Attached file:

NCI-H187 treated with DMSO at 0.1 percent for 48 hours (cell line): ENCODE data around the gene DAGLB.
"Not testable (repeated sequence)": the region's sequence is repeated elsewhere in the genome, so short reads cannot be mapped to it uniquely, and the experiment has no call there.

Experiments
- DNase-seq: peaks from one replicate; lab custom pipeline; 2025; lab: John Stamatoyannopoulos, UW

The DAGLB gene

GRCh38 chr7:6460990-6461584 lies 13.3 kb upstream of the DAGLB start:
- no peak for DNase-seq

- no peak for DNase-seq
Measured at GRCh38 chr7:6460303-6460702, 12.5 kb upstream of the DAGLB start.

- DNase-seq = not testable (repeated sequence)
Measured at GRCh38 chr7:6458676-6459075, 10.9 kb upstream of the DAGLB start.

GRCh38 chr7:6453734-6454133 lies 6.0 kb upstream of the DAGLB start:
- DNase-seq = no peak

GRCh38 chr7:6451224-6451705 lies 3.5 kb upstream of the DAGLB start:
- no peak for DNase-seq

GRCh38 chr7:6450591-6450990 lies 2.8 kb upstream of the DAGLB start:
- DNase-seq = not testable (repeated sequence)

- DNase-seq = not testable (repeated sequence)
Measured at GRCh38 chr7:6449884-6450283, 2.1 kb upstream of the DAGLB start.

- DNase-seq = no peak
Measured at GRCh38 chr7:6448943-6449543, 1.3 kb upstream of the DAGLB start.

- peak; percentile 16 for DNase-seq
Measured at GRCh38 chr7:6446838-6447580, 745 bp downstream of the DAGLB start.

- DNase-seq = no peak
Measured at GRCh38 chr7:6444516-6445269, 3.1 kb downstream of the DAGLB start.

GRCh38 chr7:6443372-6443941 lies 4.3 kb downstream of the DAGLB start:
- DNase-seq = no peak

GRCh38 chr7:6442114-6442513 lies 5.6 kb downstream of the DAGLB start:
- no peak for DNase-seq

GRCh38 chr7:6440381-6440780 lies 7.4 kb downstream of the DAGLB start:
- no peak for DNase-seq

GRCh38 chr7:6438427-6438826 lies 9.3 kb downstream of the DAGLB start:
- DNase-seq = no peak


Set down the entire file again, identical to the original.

NCI-H187 treated with DMSO at 0.1 percent for 48 hours (cell line): ENCODE data around the gene DAGLB.
"Not testable (repeated sequence)": the region's sequence is repeated elsewhere in the genome, so short reads cannot be mapped to it uniquely, and the experiment has no call there.

Experiments
- DNase-seq: peaks from one replicate; lab custom pipeline; 2025; lab: John Stamatoyannopoulos, UW

The DAGLB gene

GRCh38 chr7:6460990-6461584 lies 13.3 kb upstream of the DAGLB start:
- no peak for DNase-seq

- no peak for DNase-seq
Measured at GRCh38 chr7:6460303-6460702, 12.5 kb upstream of the DAGLB start.

- DNase-seq = not testable (repeated sequence)
Measured at GRCh38 chr7:6458676-6459075, 10.9 kb upstream of the DAGLB start.

GRCh38 chr7:6453734-6454133 lies 6.0 kb upstream of the DAGLB start:
- DNase-seq = no peak

GRCh38 chr7:6451224-6451705 lies 3.5 kb upstream of the DAGLB start:
- no peak for DNase-seq

GRCh38 chr7:6450591-6450990 lies 2.8 kb upstream of the DAGLB start:
- DNase-seq = not testable (repeated sequence)

- DNase-seq = not testable (repeated sequence)
Measured at GRCh38 chr7:6449884-6450283, 2.1 kb upstream of the DAGLB start.

- DNase-seq = no peak
Measured at GRCh38 chr7:6448943-6449543, 1.3 kb upstream of the DAGLB start.

- peak; percentile 16 for DNase-seq
Measured at GRCh38 chr7:6446838-6447580, 745 bp downstream of the DAGLB start.

- DNase-seq = no peak
Measured at GRCh38 chr7:6444516-6445269, 3.1 kb downstream of the DAGLB start.

GRCh38 chr7:6443372-6443941 lies 4.3 kb downstream of the DAGLB start:
- DNase-seq = no peak

GRCh38 chr7:6442114-6442513 lies 5.6 kb downstream of the DAGLB start:
- no peak for DNase-seq

GRCh38 chr7:6440381-6440780 lies 7.4 kb downstream of the DAGLB start:
- no peak for DNase-seq

GRCh38 chr7:6438427-6438826 lies 9.3 kb downstream of the DAGLB start:
- DNase-seq = no peak